24. Solomani, Jan 23, 2013
    Last edited: Jan 25, 2013

    macrumors 68020

    Solomani

    Joined:
    Sep 25, 2012
    #24
    Expensive is relative, of course. My UV wand/scanner I got from Amazon over 2 years ago. It was one of the better rated models back then, the Nano-UV Wand by Zadro. The going price back then was about $150. I'm not surprised if they have dropped in price by now.

    To me, expensive does not matter if it means the product is worth it, because it may help prevent the spread of those same microbes in my home, and may prevent me and family from getting sick. This is especially true during the winter flu season. To me, that's worth it.

    There are cheaper models of the UV scanners.... from the research I did, I would recommend the larger "wands", avoid the small ones that look like a flip-phone. The difference is quantitative. The big wands/sticks have a much larger surface area which bathes the target items with a lot more UV light. The small cellphone-sized ones can do the same job but they will take much longer.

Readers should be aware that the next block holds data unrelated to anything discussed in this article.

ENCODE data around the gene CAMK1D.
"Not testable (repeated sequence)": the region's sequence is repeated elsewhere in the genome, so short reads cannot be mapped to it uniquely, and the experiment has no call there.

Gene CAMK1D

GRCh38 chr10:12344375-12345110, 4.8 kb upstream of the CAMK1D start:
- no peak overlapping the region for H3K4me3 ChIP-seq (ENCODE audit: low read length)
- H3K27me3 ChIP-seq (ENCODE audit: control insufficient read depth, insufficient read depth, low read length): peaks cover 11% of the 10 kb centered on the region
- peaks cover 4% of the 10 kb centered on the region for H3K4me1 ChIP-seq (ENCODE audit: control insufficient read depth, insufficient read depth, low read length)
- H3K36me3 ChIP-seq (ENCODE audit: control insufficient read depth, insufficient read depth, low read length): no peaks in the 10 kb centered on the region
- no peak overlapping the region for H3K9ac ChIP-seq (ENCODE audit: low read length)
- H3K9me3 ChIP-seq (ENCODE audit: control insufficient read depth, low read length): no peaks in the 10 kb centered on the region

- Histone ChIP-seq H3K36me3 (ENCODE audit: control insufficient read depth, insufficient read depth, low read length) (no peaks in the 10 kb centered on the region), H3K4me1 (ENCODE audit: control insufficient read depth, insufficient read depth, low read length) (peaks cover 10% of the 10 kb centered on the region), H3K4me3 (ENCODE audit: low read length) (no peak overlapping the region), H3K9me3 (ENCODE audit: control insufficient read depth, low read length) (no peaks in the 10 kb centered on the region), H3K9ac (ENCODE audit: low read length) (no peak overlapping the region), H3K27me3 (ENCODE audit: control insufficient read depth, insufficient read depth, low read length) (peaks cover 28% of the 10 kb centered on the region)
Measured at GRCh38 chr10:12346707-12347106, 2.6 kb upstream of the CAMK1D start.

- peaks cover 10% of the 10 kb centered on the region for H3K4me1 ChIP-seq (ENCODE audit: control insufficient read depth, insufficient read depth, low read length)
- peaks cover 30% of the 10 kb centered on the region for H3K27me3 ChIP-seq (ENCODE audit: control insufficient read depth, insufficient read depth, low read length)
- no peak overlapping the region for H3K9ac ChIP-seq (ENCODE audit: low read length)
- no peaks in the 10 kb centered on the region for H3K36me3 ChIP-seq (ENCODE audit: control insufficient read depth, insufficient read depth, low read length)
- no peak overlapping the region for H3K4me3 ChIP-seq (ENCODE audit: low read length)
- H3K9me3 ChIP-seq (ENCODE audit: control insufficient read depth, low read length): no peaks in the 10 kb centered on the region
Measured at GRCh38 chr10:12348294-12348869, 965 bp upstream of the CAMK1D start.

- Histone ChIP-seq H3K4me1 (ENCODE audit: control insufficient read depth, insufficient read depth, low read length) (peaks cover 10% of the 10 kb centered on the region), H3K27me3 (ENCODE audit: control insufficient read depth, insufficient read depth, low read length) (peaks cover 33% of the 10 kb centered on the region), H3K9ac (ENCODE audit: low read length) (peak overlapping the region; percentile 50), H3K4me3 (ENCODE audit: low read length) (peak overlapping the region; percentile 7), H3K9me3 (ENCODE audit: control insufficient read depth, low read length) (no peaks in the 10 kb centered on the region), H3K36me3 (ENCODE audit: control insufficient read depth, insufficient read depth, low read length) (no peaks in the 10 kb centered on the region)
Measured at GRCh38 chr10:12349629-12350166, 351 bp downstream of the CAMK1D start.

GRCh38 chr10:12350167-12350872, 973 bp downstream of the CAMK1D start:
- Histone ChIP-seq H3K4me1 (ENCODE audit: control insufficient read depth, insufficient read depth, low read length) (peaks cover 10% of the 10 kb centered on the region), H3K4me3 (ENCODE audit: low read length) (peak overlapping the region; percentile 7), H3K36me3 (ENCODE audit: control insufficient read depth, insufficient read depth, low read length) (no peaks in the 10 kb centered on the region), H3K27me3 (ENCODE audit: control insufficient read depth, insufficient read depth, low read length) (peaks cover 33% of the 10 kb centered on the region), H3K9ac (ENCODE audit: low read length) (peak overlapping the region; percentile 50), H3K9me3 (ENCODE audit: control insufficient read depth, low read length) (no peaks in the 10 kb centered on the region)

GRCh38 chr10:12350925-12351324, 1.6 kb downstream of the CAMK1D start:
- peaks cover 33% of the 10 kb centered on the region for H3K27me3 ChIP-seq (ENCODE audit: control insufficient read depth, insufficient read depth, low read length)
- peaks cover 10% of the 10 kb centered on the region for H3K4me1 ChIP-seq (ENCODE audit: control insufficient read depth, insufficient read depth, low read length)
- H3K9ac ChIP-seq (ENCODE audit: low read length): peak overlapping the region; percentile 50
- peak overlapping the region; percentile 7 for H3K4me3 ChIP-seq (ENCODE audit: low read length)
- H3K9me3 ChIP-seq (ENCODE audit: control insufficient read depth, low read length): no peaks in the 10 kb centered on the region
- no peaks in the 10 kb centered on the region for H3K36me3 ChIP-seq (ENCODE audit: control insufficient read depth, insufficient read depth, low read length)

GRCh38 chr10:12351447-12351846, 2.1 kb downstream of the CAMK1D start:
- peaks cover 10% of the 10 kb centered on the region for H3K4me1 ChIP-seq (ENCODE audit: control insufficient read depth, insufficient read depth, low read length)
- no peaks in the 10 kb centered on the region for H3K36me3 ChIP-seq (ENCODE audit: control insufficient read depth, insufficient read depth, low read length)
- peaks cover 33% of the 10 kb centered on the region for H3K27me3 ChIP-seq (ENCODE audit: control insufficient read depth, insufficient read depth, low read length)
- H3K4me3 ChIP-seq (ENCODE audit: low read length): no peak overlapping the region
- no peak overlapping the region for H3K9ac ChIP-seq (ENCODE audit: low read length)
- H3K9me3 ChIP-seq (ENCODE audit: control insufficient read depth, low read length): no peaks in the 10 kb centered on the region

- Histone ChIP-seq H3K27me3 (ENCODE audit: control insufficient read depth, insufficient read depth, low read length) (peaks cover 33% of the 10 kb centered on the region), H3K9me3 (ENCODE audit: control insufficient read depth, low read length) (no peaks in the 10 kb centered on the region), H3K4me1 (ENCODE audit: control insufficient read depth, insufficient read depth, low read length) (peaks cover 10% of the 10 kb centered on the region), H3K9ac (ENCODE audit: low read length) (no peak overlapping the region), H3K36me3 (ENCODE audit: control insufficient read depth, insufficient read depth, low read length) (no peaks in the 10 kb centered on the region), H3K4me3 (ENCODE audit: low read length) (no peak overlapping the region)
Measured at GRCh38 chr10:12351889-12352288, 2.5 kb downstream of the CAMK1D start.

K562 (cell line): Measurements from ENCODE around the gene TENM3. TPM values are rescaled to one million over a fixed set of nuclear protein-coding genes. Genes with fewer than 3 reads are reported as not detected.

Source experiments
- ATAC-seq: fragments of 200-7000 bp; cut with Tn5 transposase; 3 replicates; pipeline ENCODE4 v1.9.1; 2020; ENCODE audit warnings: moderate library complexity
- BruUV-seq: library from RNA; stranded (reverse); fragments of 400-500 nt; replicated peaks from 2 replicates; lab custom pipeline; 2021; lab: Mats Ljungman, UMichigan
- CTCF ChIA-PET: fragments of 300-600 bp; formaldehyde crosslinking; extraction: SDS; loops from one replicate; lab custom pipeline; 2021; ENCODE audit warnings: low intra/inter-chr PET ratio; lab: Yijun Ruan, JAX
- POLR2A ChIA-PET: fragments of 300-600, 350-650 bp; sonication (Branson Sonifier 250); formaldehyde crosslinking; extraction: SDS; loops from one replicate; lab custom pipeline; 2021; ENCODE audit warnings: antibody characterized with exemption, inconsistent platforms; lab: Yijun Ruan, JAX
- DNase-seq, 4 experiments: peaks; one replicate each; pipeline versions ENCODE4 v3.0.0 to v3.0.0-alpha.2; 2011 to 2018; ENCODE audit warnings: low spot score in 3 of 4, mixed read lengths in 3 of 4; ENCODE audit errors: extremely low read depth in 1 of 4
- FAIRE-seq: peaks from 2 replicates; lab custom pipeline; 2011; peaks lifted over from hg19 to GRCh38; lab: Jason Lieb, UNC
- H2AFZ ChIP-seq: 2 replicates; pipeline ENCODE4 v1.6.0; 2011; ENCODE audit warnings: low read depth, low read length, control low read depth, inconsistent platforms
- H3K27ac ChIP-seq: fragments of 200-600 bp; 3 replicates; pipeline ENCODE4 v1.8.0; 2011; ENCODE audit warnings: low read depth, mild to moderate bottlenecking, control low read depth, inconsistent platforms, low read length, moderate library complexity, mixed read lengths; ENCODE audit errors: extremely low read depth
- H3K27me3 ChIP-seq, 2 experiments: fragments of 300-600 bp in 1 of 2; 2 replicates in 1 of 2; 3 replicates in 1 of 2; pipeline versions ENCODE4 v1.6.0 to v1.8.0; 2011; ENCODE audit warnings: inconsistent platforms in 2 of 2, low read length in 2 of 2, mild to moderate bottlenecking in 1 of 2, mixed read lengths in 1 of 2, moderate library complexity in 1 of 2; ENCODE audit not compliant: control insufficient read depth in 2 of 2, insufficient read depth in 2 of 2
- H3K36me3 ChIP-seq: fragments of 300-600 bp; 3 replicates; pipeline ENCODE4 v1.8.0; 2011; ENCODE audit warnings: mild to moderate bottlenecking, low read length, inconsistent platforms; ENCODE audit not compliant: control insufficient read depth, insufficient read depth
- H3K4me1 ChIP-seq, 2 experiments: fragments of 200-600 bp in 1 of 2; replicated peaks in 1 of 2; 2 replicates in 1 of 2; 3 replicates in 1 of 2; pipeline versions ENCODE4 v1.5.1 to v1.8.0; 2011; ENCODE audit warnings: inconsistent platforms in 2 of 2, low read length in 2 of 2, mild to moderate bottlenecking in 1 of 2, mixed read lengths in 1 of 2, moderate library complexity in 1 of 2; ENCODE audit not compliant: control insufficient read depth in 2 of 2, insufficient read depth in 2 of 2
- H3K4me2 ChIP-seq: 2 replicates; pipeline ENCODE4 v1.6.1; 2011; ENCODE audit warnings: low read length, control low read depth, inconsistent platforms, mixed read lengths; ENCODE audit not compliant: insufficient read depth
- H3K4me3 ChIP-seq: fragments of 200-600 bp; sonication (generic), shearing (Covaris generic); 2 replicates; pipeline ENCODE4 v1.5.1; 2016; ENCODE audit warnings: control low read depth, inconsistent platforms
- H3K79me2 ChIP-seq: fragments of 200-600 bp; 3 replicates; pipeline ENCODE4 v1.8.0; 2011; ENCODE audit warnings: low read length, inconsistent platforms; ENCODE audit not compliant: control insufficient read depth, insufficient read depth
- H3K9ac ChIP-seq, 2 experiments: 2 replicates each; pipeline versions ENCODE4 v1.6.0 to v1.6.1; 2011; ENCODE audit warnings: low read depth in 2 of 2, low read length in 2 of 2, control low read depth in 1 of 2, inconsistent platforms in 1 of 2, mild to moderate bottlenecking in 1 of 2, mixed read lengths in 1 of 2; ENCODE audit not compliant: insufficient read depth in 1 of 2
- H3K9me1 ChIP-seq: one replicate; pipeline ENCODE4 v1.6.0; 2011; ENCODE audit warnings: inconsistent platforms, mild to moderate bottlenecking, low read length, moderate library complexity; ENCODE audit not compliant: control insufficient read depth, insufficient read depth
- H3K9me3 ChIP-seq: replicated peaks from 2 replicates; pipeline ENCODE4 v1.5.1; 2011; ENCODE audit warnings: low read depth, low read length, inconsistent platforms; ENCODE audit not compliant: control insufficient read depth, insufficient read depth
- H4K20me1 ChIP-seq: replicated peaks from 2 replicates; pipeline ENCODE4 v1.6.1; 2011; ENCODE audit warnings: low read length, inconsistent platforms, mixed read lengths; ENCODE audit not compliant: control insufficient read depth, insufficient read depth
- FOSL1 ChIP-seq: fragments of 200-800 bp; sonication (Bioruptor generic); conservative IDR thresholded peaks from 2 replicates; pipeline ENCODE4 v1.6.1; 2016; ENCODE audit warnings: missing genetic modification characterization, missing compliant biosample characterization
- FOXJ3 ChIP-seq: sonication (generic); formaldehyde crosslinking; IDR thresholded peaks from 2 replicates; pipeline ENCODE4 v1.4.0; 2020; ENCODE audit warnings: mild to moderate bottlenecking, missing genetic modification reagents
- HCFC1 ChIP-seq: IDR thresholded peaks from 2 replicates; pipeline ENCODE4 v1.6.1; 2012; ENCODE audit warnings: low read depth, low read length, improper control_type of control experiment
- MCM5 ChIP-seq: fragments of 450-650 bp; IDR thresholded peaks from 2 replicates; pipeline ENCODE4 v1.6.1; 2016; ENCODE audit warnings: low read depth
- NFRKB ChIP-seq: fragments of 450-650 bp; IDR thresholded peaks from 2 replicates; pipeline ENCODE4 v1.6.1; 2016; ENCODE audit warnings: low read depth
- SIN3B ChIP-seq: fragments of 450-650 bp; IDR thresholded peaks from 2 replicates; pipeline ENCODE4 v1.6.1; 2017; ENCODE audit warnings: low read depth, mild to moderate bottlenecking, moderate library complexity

For example, on a weekly basis I do this: I dump my iPod/iPhone, my earbuds, my leather wallet, my keys/keychains, my eyeglasses, on a flat table. I use my UV wand to bathe them all for a couple of swipes (usually they are limited to 10-second timed swipes). I flip them around to expose the reverse sides, and then do one more pass. Did I kill 100% of the bacteria/viruses on those items? Probably more like 98%. But still, that's much better than not doing this at all.



    UV light disinfection is not new technology. Large hospitals have used them for a few decades via the large "UV lamps" to bathe, sterilize and keep certain equipment clean and disinfected. But it's only in the last few years that this technology has made it into handheld devices which anyone can buy from Amazon/eBay these days.
     
  25. macrumors 68040

    tech4all

    Joined:
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    Location:
    NorCal
    #25
    But iPhones are more prone to STDs :D